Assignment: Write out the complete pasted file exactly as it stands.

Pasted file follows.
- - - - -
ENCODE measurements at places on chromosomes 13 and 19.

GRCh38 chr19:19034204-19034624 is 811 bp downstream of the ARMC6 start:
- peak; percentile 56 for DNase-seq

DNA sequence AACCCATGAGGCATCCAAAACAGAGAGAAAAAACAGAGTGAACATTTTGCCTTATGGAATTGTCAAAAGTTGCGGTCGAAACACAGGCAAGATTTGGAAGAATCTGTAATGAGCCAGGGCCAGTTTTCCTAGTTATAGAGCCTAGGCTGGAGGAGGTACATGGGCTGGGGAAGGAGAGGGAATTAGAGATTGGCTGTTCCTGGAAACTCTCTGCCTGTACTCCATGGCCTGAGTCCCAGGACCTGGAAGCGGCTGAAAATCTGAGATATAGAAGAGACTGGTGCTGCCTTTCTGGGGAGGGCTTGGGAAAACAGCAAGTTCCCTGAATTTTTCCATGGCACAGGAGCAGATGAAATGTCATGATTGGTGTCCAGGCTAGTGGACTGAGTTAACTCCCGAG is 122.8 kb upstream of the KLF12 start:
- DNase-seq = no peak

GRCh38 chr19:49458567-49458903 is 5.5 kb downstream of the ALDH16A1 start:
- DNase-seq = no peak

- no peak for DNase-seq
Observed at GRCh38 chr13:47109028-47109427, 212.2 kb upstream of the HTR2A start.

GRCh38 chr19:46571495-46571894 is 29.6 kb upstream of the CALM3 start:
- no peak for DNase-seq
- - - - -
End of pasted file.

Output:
ENCODE measurements at places on chromosomes 13 and 19.

GRCh38 chr19:19034204-19034624 is 811 bp downstream of the ARMC6 start:
- peak; percentile 56 for DNase-seq

DNA sequence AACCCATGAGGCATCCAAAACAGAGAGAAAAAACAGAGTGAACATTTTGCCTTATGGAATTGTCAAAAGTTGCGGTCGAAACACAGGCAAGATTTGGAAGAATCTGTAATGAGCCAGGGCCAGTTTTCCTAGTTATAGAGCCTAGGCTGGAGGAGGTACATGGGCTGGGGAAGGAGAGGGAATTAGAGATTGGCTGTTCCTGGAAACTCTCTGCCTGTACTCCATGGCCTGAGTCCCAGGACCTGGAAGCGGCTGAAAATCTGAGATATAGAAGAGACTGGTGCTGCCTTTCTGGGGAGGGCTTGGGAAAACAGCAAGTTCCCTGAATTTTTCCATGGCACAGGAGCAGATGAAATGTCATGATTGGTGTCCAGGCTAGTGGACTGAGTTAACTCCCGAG is 122.8 kb upstream of the KLF12 start:
- DNase-seq = no peak

GRCh38 chr19:49458567-49458903 is 5.5 kb downstream of the ALDH16A1 start:
- DNase-seq = no peak

- no peak for DNase-seq
Observed at GRCh38 chr13:47109028-47109427, 212.2 kb upstream of the HTR2A start.

GRCh38 chr19:46571495-46571894 is 29.6 kb upstream of the CALM3 start:
- no peak for DNase-seq